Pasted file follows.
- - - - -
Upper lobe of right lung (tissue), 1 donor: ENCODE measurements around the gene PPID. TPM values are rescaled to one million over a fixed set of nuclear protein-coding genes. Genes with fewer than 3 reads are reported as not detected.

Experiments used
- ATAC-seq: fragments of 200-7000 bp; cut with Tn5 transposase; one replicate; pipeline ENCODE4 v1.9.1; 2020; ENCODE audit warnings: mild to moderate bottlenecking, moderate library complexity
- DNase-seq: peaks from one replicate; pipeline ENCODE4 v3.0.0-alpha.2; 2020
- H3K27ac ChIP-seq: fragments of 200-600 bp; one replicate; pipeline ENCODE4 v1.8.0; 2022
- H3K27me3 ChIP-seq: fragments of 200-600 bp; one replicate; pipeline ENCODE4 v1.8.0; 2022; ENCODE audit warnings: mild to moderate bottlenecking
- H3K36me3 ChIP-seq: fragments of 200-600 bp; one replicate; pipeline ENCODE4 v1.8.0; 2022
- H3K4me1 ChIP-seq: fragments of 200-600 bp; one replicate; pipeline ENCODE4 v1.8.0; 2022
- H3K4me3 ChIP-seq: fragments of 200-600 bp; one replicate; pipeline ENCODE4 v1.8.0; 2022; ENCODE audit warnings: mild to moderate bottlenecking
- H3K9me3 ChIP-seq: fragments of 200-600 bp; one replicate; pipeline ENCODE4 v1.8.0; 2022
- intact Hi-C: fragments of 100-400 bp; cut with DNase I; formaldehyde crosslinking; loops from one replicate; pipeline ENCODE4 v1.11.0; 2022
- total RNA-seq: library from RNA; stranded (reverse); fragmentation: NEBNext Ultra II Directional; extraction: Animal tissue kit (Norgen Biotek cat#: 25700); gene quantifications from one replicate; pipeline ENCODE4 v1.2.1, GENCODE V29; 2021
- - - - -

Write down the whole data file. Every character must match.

Upper lobe of right lung (tissue), 1 donor: ENCODE measurements around the gene PPID. TPM values are rescaled to one million over a fixed set of nuclear protein-coding genes. Genes with fewer than 3 reads are reported as not detected.

Experiments used
- ATAC-seq: fragments of 200-7000 bp; cut with Tn5 transposase; one replicate; pipeline ENCODE4 v1.9.1; 2020; ENCODE audit warnings: mild to moderate bottlenecking, moderate library complexity
- DNase-seq: peaks from one replicate; pipeline ENCODE4 v3.0.0-alpha.2; 2020
- H3K27ac ChIP-seq: fragments of 200-600 bp; one replicate; pipeline ENCODE4 v1.8.0; 2022
- H3K27me3 ChIP-seq: fragments of 200-600 bp; one replicate; pipeline ENCODE4 v1.8.0; 2022; ENCODE audit warnings: mild to moderate bottlenecking
- H3K36me3 ChIP-seq: fragments of 200-600 bp; one replicate; pipeline ENCODE4 v1.8.0; 2022
- H3K4me1 ChIP-seq: fragments of 200-600 bp; one replicate; pipeline ENCODE4 v1.8.0; 2022
- H3K4me3 ChIP-seq: fragments of 200-600 bp; one replicate; pipeline ENCODE4 v1.8.0; 2022; ENCODE audit warnings: mild to moderate bottlenecking
- H3K9me3 ChIP-seq: fragments of 200-600 bp; one replicate; pipeline ENCODE4 v1.8.0; 2022
- intact Hi-C: fragments of 100-400 bp; cut with DNase I; formaldehyde crosslinking; loops from one replicate; pipeline ENCODE4 v1.11.0; 2022
- total RNA-seq: library from RNA; stranded (reverse); fragmentation: NEBNext Ultra II Directional; extraction: Animal tissue kit (Norgen Biotek cat#: 25700); gene quantifications from one replicate; pipeline ENCODE4 v1.2.1, GENCODE V29; 2021